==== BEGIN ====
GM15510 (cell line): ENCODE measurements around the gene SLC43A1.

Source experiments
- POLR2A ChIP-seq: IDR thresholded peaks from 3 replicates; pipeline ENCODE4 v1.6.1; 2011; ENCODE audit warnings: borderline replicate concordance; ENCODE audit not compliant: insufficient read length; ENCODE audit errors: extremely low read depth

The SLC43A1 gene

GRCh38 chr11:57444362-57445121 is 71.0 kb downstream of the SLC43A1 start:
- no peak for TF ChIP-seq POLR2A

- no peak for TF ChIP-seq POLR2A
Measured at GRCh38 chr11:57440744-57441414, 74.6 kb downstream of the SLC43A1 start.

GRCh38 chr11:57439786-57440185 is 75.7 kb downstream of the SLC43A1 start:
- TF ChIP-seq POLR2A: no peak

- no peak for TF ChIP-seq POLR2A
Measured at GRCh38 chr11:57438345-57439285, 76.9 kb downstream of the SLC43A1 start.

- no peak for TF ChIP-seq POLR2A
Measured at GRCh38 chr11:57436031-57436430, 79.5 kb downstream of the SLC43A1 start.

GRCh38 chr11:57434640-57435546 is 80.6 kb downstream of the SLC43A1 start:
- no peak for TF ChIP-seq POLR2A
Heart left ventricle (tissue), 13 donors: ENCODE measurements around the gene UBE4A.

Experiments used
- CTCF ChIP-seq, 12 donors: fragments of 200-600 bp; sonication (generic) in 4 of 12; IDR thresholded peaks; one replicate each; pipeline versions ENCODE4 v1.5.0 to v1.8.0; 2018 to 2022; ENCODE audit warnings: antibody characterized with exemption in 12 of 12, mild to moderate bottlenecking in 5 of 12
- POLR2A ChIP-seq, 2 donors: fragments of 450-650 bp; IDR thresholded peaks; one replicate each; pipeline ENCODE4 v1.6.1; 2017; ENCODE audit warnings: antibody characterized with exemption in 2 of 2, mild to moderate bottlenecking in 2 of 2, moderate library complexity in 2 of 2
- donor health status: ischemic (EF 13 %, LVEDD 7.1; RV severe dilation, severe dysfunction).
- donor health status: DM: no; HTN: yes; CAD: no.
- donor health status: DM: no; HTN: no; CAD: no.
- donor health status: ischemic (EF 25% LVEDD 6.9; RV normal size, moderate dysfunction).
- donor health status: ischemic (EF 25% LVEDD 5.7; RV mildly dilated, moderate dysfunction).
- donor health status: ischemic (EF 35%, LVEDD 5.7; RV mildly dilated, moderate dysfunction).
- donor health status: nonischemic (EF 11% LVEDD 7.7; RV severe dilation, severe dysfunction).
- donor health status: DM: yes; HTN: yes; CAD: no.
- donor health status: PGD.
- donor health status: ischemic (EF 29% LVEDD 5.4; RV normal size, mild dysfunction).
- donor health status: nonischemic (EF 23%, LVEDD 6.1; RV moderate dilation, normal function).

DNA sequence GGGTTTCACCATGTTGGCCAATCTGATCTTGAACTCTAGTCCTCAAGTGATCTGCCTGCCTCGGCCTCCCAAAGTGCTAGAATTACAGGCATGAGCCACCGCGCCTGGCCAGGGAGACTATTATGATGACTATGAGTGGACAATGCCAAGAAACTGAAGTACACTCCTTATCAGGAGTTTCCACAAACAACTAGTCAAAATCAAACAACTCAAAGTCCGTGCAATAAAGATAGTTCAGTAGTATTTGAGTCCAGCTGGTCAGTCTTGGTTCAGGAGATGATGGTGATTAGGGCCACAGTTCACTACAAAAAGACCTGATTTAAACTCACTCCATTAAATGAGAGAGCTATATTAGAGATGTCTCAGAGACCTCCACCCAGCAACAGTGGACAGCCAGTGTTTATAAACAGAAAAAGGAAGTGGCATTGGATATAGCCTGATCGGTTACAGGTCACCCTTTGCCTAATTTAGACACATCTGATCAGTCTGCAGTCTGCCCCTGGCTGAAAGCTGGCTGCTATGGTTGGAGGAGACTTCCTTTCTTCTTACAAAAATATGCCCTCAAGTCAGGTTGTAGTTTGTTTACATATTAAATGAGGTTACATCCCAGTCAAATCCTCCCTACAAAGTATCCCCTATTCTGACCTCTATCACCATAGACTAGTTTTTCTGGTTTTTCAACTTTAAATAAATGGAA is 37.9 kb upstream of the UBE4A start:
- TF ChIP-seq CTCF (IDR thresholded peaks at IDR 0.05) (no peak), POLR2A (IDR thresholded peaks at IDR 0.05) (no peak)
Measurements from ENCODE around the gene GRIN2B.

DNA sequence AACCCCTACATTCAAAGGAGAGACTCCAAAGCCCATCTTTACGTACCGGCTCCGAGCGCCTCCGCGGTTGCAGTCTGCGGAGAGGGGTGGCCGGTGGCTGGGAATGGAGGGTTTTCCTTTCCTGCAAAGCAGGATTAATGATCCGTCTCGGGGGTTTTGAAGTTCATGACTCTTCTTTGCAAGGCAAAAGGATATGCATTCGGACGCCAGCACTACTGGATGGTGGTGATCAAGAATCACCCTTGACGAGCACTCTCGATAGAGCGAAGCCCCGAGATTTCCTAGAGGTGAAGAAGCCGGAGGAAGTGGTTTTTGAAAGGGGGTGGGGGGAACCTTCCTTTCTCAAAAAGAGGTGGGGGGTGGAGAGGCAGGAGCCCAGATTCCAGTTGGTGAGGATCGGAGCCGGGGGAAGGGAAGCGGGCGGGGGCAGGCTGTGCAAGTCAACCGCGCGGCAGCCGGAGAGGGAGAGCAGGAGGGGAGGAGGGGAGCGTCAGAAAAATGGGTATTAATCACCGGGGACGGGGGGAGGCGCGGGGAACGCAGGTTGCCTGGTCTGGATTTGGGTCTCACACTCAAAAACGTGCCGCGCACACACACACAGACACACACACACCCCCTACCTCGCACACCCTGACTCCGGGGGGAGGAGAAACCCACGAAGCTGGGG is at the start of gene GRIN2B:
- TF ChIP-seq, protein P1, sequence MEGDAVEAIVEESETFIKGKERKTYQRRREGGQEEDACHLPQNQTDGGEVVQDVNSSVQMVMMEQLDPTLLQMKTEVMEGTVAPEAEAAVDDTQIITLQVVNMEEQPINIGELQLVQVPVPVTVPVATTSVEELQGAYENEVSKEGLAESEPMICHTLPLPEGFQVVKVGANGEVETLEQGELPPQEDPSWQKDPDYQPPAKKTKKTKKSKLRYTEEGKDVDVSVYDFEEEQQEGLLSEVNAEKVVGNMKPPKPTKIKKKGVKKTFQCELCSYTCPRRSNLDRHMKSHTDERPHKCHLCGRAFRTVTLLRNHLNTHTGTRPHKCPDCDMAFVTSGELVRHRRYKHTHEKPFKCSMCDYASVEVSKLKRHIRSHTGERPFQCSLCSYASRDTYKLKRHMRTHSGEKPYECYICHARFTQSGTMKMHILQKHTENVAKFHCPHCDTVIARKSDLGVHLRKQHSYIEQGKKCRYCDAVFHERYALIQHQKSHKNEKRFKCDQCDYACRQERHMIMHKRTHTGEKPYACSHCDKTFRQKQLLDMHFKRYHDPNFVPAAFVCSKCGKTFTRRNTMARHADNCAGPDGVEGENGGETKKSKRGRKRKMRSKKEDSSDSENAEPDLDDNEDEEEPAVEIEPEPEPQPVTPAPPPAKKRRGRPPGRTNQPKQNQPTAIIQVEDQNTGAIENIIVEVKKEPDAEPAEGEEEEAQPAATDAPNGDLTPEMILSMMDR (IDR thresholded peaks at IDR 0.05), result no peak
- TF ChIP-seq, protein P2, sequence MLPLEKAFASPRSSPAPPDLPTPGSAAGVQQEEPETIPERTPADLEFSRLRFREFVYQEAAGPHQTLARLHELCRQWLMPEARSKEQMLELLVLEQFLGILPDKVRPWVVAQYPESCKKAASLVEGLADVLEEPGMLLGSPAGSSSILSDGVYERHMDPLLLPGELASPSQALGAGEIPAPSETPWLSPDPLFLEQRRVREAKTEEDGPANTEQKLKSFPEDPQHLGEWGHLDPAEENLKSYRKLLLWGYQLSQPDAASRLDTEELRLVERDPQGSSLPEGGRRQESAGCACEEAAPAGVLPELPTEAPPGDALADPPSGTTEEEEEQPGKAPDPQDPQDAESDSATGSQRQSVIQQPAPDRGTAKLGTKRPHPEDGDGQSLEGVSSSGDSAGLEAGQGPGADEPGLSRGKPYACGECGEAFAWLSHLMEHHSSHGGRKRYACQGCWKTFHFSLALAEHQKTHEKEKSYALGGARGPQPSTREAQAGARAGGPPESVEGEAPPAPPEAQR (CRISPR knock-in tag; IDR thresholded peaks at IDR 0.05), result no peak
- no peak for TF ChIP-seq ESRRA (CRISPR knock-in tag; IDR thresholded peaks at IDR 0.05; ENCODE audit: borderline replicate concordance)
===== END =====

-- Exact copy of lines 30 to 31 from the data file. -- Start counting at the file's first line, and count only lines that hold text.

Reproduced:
- donor health status: ischemic (EF 29% LVEDD 5.4; RV normal size, mild dysfunction).
- donor health status: nonischemic (EF 23%, LVEDD 6.1; RV moderate dilation, normal function).